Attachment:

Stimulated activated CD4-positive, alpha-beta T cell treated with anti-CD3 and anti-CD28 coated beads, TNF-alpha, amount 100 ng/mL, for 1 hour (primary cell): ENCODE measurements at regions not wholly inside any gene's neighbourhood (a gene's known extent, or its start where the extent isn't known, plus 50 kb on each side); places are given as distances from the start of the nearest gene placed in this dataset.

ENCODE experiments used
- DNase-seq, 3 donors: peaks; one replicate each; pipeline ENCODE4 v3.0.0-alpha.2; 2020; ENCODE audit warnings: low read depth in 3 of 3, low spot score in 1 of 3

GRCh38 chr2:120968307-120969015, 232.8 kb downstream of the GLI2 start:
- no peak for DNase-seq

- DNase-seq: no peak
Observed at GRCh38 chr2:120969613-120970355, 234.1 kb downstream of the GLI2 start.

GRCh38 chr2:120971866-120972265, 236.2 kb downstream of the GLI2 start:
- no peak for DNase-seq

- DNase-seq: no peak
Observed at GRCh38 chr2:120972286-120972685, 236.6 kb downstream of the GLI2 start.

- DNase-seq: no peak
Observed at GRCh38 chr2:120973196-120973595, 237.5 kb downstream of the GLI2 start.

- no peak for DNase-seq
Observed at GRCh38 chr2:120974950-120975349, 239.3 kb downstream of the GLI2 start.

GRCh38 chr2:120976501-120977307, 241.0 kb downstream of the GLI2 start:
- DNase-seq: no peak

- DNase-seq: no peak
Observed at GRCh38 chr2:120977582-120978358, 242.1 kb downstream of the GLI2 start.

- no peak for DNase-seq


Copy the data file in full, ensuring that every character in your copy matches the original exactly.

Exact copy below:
Stimulated activated CD4-positive, alpha-beta T cell treated with anti-CD3 and anti-CD28 coated beads, TNF-alpha, amount 100 ng/mL, for 1 hour (primary cell): ENCODE measurements at regions not wholly inside any gene's neighbourhood (a gene's known extent, or its start where the extent isn't known, plus 50 kb on each side); places are given as distances from the start of the nearest gene placed in this dataset.

ENCODE experiments used
- DNase-seq, 3 donors: peaks; one replicate each; pipeline ENCODE4 v3.0.0-alpha.2; 2020; ENCODE audit warnings: low read depth in 3 of 3, low spot score in 1 of 3

GRCh38 chr2:120968307-120969015, 232.8 kb downstream of the GLI2 start:
- no peak for DNase-seq

- DNase-seq: no peak
Observed at GRCh38 chr2:120969613-120970355, 234.1 kb downstream of the GLI2 start.

GRCh38 chr2:120971866-120972265, 236.2 kb downstream of the GLI2 start:
- no peak for DNase-seq

- DNase-seq: no peak
Observed at GRCh38 chr2:120972286-120972685, 236.6 kb downstream of the GLI2 start.

- DNase-seq: no peak
Observed at GRCh38 chr2:120973196-120973595, 237.5 kb downstream of the GLI2 start.

- no peak for DNase-seq
Observed at GRCh38 chr2:120974950-120975349, 239.3 kb downstream of the GLI2 start.

GRCh38 chr2:120976501-120977307, 241.0 kb downstream of the GLI2 start:
- DNase-seq: no peak

- DNase-seq: no peak
Observed at GRCh38 chr2:120977582-120978358, 242.1 kb downstream of the GLI2 start.

- no peak for DNase-seq